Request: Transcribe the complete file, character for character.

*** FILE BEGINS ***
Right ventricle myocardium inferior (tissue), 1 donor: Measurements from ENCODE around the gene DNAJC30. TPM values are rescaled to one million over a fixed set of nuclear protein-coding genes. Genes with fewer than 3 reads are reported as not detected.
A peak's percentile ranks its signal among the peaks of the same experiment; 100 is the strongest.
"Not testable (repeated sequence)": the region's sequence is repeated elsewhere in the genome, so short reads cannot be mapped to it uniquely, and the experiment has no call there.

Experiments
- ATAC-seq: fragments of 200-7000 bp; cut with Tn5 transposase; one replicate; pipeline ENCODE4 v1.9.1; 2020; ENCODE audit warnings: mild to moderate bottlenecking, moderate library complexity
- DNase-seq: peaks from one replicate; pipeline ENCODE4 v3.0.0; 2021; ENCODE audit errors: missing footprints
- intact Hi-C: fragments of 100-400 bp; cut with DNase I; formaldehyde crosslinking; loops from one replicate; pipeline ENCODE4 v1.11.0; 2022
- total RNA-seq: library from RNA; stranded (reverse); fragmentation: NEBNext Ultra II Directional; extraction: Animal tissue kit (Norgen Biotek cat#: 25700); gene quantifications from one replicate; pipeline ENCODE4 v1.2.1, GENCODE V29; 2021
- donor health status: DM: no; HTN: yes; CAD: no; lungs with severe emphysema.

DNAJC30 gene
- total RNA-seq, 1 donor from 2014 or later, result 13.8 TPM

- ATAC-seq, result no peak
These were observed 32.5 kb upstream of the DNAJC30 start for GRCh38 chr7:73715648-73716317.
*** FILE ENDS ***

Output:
Right ventricle myocardium inferior (tissue), 1 donor: Measurements from ENCODE around the gene DNAJC30. TPM values are rescaled to one million over a fixed set of nuclear protein-coding genes. Genes with fewer than 3 reads are reported as not detected.
A peak's percentile ranks its signal among the peaks of the same experiment; 100 is the strongest.
"Not testable (repeated sequence)": the region's sequence is repeated elsewhere in the genome, so short reads cannot be mapped to it uniquely, and the experiment has no call there.

Experiments
- ATAC-seq: fragments of 200-7000 bp; cut with Tn5 transposase; one replicate; pipeline ENCODE4 v1.9.1; 2020; ENCODE audit warnings: mild to moderate bottlenecking, moderate library complexity
- DNase-seq: peaks from one replicate; pipeline ENCODE4 v3.0.0; 2021; ENCODE audit errors: missing footprints
- intact Hi-C: fragments of 100-400 bp; cut with DNase I; formaldehyde crosslinking; loops from one replicate; pipeline ENCODE4 v1.11.0; 2022
- total RNA-seq: library from RNA; stranded (reverse); fragmentation: NEBNext Ultra II Directional; extraction: Animal tissue kit (Norgen Biotek cat#: 25700); gene quantifications from one replicate; pipeline ENCODE4 v1.2.1, GENCODE V29; 2021
- donor health status: DM: no; HTN: yes; CAD: no; lungs with severe emphysema.

DNAJC30 gene
- total RNA-seq, 1 donor from 2014 or later, result 13.8 TPM

- ATAC-seq, result no peak
These were observed 32.5 kb upstream of the DNAJC30 start for GRCh38 chr7:73715648-73716317.